Fresh ideas from museums around the globe in your inbox each week
In this talk, Seema Rao discusses how museum workers can practice self-care as well as foster a healthier, more productive, and more creative work environment.
Museum work can be exhausting – especially in these challenging times. Are we doing enough to care for ourselves?
What can we do to exercise self-care and support others in their restorative practices?
Seema Rao is the Deputy Director and Chief Experience Officer at the Akron Art Museum, and author of “Objective Lessons: Self Care for Museum Workers”.
This presentation was originally presented at MuseumNext Disrupt in 2020.
Hello, I’m Seema Rao, and I’ve been asked to speak about resilience. So when I got the email from Jim, I was at first surprised. I guess, I had written a book a couple years ago about self-care, and I’m guessing that’s where it came from. And at first I was surprised because I have felt like this has been a really tough year. Well, we try really hard not to say too many statements about 2020, like how much worse it’s going to get, at our house, because we feel like you’re just flaunting fate. So I will say that like everyone I’ve had the same 2020, it’s been that kind of year for me. And so getting an email like that, maybe in a different year, I might have said, “Oh great. Oh, that feels kind of nice that somebody asked me to give a talk.” In this one, I was truly, at first, surprised. And then I was really happy. I was happier than I had been in a long time to be asked to give a talk because it felt like a win. It felt like I’m still standing, and yes, let’s celebrate it.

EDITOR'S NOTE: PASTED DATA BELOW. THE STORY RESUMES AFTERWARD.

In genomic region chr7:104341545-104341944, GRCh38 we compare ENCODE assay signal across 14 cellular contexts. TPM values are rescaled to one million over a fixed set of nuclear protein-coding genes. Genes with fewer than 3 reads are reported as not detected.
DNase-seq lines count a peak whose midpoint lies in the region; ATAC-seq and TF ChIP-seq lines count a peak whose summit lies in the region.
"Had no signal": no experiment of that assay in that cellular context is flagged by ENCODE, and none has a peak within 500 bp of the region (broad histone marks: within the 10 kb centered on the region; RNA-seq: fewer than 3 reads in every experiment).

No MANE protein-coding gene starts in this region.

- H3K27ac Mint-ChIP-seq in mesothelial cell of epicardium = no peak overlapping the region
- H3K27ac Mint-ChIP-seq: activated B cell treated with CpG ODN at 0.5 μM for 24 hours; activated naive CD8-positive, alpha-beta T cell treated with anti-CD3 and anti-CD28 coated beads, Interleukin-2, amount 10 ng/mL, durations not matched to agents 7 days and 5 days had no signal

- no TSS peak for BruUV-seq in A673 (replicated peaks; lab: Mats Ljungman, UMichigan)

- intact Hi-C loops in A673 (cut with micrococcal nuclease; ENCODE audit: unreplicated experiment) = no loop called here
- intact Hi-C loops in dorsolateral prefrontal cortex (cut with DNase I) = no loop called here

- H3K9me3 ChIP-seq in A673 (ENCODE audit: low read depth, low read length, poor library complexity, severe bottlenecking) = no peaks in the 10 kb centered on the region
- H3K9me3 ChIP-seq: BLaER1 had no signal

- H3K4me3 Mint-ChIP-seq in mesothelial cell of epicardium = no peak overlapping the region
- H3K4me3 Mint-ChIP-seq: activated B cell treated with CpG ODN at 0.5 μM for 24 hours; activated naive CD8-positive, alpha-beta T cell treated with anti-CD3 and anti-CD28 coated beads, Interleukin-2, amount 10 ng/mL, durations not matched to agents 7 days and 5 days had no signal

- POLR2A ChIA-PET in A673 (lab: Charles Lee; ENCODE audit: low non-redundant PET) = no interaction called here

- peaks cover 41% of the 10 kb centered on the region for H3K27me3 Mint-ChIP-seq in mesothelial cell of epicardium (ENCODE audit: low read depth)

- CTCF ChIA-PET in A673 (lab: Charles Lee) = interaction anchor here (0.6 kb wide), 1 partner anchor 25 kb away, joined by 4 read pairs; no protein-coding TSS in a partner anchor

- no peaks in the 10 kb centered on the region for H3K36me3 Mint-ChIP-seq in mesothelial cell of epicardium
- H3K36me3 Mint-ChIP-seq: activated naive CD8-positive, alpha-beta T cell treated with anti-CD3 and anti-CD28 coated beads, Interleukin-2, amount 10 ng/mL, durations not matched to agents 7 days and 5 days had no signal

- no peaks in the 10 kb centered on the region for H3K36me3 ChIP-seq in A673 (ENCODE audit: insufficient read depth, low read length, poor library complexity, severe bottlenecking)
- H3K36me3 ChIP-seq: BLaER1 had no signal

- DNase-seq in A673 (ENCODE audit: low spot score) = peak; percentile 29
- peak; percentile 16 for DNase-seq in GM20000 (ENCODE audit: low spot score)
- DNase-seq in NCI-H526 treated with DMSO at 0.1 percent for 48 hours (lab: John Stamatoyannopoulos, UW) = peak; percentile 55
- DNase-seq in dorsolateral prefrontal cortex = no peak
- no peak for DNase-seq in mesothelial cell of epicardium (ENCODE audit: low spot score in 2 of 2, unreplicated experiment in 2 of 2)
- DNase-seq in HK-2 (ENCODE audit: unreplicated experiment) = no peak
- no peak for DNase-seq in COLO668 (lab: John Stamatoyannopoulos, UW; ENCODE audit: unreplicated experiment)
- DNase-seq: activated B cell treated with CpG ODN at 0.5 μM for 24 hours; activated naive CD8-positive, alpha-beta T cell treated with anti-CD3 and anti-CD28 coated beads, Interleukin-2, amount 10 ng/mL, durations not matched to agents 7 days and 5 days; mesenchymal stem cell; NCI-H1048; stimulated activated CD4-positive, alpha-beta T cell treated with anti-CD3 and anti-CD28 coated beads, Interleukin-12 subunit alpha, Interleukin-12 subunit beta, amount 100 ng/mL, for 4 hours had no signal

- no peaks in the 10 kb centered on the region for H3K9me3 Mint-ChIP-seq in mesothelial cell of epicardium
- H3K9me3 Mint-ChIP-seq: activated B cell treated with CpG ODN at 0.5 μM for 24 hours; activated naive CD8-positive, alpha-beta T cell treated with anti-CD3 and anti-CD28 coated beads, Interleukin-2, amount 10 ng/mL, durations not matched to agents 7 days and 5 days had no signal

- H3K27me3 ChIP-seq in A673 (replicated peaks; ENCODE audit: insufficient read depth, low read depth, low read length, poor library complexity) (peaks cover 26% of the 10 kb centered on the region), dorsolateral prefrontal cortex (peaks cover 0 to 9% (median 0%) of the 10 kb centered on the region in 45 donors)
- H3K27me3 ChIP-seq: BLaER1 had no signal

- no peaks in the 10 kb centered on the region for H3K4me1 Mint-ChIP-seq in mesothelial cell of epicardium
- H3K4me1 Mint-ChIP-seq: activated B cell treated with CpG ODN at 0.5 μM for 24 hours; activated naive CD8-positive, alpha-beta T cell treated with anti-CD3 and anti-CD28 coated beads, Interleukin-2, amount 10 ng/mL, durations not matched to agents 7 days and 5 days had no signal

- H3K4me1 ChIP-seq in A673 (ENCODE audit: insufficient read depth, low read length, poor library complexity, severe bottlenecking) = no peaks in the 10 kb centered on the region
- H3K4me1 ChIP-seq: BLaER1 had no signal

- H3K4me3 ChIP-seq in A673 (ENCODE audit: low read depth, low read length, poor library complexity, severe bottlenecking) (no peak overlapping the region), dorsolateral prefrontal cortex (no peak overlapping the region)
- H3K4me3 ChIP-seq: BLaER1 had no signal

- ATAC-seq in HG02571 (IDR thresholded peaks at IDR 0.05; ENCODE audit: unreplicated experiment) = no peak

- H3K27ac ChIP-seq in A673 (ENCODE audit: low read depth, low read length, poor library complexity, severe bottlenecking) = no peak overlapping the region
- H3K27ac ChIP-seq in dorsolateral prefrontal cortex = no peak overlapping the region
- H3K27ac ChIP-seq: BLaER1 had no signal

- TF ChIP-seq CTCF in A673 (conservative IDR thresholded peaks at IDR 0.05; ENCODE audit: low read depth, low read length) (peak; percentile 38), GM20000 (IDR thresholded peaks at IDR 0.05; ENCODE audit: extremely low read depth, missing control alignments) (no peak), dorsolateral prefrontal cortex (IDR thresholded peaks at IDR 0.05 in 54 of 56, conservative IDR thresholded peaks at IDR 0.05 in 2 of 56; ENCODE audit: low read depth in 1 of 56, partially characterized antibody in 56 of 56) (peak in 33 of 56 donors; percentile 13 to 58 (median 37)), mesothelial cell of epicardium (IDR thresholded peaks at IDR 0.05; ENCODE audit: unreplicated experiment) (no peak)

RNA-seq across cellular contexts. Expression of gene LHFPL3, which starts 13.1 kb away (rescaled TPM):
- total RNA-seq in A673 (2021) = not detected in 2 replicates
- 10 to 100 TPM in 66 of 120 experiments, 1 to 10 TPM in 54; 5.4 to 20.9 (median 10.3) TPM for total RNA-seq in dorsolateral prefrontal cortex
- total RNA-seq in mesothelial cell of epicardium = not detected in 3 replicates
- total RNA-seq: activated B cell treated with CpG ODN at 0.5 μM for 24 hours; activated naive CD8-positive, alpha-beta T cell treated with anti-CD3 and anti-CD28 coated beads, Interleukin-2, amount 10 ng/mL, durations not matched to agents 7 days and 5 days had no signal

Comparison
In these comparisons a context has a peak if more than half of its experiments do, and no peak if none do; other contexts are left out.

And that’s the first advice I give anybody about resilience. I am not an expert in resilience, but I’m still standing. I’m still finding pleasure in things, I’m still finding moments of joy, I’m still going to work, I’m still interacting with people. I’ve definitely had moments. And we’ll talk a little bit about it over the last six months, but I’ve also still made it. And I would say to any of you, anybody who’s coming to this, you made it, you made it this far. I think we should celebrate every success we have, and enjoy them because those are ways that you support yourself. So that’s where I would start. Be thankful, you’re standing, you’re here, you’re breathing, you’re thinking good things. So that’s one thing, my first bit of advice for resilience. The other thing, advice I would give you is, it goes back to the thing I just said, how can you reframe everything you’re thinking?
I’m not a toxic optimist. I think that reframing other people’s ideas, so if you have a negative idea and somebody’s standing next to you and they’re like, “Actually, you shouldn’t think it negatively. You should think about it this way.” I don’t want to be that person because pushing optimism on people is, I think, often showing your own inherent fear of your pessimism. You’re sort of transferring your optimism on people. So I don’t encourage that, I don’t encourage you to do that. But I myself have tried really hard, as many times as I can, to think good things about people, for example. I’ve tried to make it a practise to work on my judgements of people. It doesn’t always happen, I’m human. I’ve found myself being almost Pollyanna, “Let me just try to reframe that into goodness.” And it’s hard. It’s hard to do that for yourself, but then it becomes easier and easier and easier.